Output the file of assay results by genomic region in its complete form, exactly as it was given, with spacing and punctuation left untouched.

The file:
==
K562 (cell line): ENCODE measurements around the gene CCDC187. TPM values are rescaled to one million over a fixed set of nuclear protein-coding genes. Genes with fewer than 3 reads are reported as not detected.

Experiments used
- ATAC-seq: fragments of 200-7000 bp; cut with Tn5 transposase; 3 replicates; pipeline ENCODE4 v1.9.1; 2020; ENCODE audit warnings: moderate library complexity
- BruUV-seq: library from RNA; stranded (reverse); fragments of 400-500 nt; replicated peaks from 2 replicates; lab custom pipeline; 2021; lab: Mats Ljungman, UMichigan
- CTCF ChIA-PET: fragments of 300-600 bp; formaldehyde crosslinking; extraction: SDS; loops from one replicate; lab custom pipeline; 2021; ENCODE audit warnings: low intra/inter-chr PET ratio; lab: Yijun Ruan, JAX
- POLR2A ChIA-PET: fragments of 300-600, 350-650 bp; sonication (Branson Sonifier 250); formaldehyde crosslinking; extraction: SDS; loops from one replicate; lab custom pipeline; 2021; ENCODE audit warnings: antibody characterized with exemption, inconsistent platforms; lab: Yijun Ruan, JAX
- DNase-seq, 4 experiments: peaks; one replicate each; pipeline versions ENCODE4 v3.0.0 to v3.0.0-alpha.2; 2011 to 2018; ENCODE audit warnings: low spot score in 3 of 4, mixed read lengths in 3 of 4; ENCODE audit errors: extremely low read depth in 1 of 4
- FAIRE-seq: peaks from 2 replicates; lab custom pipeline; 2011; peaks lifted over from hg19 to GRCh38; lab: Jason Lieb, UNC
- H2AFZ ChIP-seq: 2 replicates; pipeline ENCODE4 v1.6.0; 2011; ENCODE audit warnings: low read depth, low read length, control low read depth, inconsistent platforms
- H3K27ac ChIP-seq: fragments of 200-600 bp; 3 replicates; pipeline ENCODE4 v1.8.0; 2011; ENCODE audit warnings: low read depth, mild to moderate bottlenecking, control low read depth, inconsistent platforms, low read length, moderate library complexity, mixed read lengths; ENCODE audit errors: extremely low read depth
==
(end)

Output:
K562 (cell line): ENCODE measurements around the gene CCDC187. TPM values are rescaled to one million over a fixed set of nuclear protein-coding genes. Genes with fewer than 3 reads are reported as not detected.

Experiments used
- ATAC-seq: fragments of 200-7000 bp; cut with Tn5 transposase; 3 replicates; pipeline ENCODE4 v1.9.1; 2020; ENCODE audit warnings: moderate library complexity
- BruUV-seq: library from RNA; stranded (reverse); fragments of 400-500 nt; replicated peaks from 2 replicates; lab custom pipeline; 2021; lab: Mats Ljungman, UMichigan
- CTCF ChIA-PET: fragments of 300-600 bp; formaldehyde crosslinking; extraction: SDS; loops from one replicate; lab custom pipeline; 2021; ENCODE audit warnings: low intra/inter-chr PET ratio; lab: Yijun Ruan, JAX
- POLR2A ChIA-PET: fragments of 300-600, 350-650 bp; sonication (Branson Sonifier 250); formaldehyde crosslinking; extraction: SDS; loops from one replicate; lab custom pipeline; 2021; ENCODE audit warnings: antibody characterized with exemption, inconsistent platforms; lab: Yijun Ruan, JAX
- DNase-seq, 4 experiments: peaks; one replicate each; pipeline versions ENCODE4 v3.0.0 to v3.0.0-alpha.2; 2011 to 2018; ENCODE audit warnings: low spot score in 3 of 4, mixed read lengths in 3 of 4; ENCODE audit errors: extremely low read depth in 1 of 4
- FAIRE-seq: peaks from 2 replicates; lab custom pipeline; 2011; peaks lifted over from hg19 to GRCh38; lab: Jason Lieb, UNC
- H2AFZ ChIP-seq: 2 replicates; pipeline ENCODE4 v1.6.0; 2011; ENCODE audit warnings: low read depth, low read length, control low read depth, inconsistent platforms
- H3K27ac ChIP-seq: fragments of 200-600 bp; 3 replicates; pipeline ENCODE4 v1.8.0; 2011; ENCODE audit warnings: low read depth, mild to moderate bottlenecking, control low read depth, inconsistent platforms, low read length, moderate library complexity, mixed read lengths; ENCODE audit errors: extremely low read depth